Phase Two methods

Weiland SK, Björkstén B, Brunekreef B, Cookson WO, von Mutius E, Strachan DP, and the ISAAC Phase Two Study Group. Phase II of the International Study of Asthma and Allergies in Childhood (ISAAC II): rationale and methods. Eur Respir J 2004; 24(3): 406-12.View article

Weiland SK, von Mutius E, Keil U, on behalf of the ISAAC Steering Committee. The International Study of Asthma and Allergies in Childhood (ISAAC): rational methods and outlook. Allergologie 1999; 22(5):275-282.View article

von Mutius E, Weiland SK, Keil U and the ISAAC Steering Committee. The International Study of Asthma and Allergies in Childhood (ISAAC): study design and methods of phase II. Allergologie 1999; 22(5):283-288.View article

Phase Two Methodology

ISAAC Phase Two involved more intensive studies in a smaller number of selected centres. It began in 1998 and involved 30 centres in 22 countries with 53,383 children participating. Phase Two was designed to investigate the relative importance of hypotheses of interest that arose from the Phase One results. Phase Two enabled internationally standardised comparisons of disease and relevant risk factors using the modules developed by ISAAC collaborators. The sample sizes were smaller than those recommended for Phase One to reflect the more intensive sampling procedures. A sample size of 1000 children per centre was recommended, and the more expensive and invasive tests could optionally be restricted to a stratified sample, comprising a sample of 100 wheezy children and 100 non-wheezy children.

Phase Two measured features of asthma, rhinoconjunctivitis and eczema which were not measured in Phase One. Additional standardised questions about cough, and the medical care of asthma, rhinitis and eczema were also developed. In addition there was a management and a "risk factor" questionnaire. Standardised protocols were also developed for child contact instruments including physical examination of the skin for flexural dermatitis and airway responsiveness testing using hypertonic saline aerosol challenge, skin prick tests for atopy, total and specific serum IgE, and storage of blood samples for genetic analyses and gene-environment interactions and endotoxin and house dust mite antigen measurement in the homes. The bronchial hyperresponsiveness measurement and skin examination were used to see whether these measures showed the same distribution internationally as the questionnaire results for wheeze and atopic eczema. Measures of atopy (using allergen skin tests and IgE measurements) were used to investigate whether variations in symptoms of asthma, rhinoconjunctivitis and eczema are reflected in variations in atopy. Some Phase Two centres also contributed DNA samples which were analysed for both within ISAAC, and as part of a larger asthma genetics consortium, GABRIEL.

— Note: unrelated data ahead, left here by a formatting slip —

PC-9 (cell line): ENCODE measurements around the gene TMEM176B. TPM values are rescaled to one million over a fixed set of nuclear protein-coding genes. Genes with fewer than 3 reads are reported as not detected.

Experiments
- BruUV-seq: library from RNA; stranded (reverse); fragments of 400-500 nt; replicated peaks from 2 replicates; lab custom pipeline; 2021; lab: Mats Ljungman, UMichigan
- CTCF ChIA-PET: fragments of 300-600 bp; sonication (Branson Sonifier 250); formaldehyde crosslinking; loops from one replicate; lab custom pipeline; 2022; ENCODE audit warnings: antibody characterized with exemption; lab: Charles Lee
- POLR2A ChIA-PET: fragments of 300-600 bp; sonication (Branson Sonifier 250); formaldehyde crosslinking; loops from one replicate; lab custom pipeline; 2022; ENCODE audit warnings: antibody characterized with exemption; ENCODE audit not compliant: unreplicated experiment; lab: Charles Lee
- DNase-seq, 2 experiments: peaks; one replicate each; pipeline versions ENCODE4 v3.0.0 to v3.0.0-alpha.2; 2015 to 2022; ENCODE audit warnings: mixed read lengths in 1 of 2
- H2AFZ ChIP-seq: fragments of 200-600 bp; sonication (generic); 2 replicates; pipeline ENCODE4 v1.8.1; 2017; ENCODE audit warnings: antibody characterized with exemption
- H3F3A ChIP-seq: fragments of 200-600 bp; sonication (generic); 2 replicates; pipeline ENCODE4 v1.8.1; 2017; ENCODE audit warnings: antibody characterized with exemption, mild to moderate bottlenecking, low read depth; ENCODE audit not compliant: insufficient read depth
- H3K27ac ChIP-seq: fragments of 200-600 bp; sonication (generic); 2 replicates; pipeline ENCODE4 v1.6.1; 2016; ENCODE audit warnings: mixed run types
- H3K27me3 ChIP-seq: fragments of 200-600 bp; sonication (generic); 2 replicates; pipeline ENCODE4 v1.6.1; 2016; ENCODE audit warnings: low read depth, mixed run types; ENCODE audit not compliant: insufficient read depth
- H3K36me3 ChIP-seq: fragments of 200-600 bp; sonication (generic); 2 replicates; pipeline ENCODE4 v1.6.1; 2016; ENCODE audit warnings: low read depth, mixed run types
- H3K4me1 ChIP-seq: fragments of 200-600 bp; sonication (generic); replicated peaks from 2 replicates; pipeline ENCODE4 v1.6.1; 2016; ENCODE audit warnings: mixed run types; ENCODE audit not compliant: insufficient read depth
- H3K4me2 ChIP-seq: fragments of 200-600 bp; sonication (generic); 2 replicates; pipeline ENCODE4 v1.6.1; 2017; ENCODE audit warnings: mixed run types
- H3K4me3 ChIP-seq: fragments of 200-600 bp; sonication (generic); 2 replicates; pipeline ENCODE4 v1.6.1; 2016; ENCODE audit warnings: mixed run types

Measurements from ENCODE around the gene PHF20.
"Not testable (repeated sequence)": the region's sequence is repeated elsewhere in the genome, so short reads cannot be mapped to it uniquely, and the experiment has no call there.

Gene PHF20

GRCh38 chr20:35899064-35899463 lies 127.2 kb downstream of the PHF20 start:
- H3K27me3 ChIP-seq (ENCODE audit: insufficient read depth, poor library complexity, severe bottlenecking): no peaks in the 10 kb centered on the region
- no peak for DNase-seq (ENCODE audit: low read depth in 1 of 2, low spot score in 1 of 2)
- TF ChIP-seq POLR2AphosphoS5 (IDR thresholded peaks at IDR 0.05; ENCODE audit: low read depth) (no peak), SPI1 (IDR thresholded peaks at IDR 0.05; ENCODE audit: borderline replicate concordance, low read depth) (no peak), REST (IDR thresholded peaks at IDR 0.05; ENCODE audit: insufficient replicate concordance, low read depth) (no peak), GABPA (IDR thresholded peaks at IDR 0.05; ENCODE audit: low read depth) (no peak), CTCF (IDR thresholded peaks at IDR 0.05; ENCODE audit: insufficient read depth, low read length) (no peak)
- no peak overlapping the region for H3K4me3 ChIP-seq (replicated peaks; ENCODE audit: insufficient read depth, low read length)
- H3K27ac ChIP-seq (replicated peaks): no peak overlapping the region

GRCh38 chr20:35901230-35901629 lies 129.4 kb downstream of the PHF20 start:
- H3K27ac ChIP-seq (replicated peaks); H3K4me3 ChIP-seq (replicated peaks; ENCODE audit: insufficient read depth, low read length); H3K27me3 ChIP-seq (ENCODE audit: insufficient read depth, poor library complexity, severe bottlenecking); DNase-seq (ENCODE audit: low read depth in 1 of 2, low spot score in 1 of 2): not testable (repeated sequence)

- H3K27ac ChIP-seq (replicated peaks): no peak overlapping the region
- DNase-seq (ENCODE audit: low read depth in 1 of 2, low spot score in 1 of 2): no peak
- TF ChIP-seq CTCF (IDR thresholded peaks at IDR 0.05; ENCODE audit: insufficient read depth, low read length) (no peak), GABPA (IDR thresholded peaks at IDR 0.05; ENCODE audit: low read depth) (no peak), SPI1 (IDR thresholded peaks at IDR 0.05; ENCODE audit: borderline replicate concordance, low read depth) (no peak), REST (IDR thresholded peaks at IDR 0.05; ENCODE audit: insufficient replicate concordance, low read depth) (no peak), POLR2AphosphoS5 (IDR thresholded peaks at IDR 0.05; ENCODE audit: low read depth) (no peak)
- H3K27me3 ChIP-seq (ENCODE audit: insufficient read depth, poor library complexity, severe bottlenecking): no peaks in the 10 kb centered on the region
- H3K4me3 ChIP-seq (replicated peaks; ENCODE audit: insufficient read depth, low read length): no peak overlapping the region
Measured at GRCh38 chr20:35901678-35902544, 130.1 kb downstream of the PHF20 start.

ISAAC Phase Two was undertaken in 19 centres from 13 European countries:  Albania, Estonia, France, Germany (2 centres), Greece (2 centres), Iceland, Italy, Latvia, Netherlands, Norway, Spain (4 centres), Sweden (2 centres) and the United Kingdom. The 11 centres outside Europe are in 9 countries: Brazil, China (3 centres), Ecuador, Georgia, Ghana, India, New Zealand, Turkey and Palestine.

Fuller details of Phase Two are published in the Phase Two Manual and in a paper in the European Respiratory Journal.